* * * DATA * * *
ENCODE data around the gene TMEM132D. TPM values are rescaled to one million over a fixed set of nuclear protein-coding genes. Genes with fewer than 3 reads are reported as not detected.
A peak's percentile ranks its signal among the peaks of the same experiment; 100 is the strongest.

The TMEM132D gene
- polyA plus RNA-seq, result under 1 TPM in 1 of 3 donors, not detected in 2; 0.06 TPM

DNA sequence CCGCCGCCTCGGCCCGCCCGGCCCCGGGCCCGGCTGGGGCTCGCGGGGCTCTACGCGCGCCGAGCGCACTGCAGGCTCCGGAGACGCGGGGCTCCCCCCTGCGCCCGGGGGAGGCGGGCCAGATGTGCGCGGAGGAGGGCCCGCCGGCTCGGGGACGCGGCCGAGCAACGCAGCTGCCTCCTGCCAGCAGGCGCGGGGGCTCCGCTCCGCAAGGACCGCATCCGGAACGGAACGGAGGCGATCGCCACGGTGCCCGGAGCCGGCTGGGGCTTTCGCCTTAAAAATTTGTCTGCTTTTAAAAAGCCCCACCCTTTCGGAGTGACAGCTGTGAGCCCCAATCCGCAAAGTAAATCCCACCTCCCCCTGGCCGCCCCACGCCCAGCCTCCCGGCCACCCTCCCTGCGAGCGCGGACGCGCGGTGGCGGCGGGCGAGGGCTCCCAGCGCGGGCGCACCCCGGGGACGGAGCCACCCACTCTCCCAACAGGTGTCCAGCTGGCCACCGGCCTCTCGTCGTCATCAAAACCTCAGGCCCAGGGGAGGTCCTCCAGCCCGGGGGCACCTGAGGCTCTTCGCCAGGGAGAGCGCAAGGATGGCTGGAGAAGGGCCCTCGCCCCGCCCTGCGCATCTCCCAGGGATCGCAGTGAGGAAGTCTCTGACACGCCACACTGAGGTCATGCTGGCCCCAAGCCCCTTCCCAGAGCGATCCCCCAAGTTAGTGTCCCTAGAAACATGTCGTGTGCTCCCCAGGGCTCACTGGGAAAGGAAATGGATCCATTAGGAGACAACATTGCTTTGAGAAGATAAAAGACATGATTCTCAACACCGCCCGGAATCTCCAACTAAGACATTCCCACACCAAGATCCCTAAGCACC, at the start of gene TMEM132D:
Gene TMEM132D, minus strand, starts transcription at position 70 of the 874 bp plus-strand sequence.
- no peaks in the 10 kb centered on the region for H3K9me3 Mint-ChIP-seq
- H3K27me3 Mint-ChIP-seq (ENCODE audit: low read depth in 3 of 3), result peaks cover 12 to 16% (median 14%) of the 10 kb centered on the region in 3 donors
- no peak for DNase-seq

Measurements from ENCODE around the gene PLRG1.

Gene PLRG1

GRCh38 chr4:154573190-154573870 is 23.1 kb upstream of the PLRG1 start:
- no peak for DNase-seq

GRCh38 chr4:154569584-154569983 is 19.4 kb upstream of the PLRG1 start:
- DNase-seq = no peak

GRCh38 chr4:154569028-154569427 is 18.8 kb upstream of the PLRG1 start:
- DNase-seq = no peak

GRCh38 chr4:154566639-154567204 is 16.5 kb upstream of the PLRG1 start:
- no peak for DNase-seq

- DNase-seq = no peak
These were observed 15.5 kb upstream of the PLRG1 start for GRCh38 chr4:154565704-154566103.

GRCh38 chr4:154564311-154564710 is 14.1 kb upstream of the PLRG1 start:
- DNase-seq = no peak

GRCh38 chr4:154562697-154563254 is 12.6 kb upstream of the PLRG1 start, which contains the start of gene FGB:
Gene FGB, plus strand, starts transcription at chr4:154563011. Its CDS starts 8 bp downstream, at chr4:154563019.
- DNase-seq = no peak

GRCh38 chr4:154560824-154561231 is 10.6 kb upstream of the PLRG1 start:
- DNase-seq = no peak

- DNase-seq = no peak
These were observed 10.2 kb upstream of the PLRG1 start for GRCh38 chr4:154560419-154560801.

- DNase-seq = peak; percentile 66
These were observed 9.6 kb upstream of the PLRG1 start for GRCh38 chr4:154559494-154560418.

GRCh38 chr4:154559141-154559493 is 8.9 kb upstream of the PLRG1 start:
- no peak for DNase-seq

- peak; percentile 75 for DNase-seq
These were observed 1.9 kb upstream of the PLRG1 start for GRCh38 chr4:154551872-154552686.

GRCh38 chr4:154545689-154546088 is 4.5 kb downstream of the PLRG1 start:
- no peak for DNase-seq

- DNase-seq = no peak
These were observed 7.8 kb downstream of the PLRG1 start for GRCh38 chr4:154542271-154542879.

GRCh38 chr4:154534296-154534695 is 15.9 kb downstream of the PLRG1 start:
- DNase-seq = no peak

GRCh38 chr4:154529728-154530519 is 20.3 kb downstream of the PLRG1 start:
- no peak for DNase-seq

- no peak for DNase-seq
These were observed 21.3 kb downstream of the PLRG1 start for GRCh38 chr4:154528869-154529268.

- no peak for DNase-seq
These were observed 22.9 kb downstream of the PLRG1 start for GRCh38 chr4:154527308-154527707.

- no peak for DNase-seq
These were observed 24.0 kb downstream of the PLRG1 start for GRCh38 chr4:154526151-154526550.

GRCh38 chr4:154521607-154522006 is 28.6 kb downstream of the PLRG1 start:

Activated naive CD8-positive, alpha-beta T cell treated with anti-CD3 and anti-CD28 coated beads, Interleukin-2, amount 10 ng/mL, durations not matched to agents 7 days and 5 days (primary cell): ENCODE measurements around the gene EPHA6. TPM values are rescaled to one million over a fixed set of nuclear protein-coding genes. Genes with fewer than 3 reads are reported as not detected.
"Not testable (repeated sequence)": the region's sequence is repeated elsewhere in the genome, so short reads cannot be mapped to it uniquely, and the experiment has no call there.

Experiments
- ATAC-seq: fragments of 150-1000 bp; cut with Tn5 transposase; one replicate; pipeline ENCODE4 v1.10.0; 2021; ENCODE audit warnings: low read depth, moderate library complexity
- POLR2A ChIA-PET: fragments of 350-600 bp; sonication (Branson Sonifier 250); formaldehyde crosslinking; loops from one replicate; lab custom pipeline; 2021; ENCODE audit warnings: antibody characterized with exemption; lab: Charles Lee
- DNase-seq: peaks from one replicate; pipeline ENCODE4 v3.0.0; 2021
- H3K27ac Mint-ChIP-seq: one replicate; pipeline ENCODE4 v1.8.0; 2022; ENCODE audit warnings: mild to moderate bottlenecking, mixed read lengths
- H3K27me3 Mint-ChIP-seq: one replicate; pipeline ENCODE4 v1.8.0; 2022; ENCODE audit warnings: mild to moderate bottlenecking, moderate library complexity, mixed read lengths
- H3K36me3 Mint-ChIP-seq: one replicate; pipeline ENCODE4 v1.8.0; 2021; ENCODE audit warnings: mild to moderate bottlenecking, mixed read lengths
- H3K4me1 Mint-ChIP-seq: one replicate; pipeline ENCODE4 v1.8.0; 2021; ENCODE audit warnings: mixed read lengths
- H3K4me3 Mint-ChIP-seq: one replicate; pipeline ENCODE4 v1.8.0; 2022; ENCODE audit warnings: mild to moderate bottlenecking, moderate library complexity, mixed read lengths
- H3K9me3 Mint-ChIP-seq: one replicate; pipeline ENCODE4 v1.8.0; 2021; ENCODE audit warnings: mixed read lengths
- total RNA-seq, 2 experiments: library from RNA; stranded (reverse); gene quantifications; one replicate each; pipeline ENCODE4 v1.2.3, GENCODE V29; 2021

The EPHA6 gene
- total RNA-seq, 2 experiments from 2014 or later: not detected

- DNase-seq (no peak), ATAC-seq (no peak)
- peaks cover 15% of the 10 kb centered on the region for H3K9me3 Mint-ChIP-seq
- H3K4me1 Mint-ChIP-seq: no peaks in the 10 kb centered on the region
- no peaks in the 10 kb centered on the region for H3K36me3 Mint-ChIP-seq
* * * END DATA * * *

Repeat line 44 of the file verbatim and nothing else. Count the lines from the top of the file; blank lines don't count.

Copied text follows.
- no peak for DNase-seq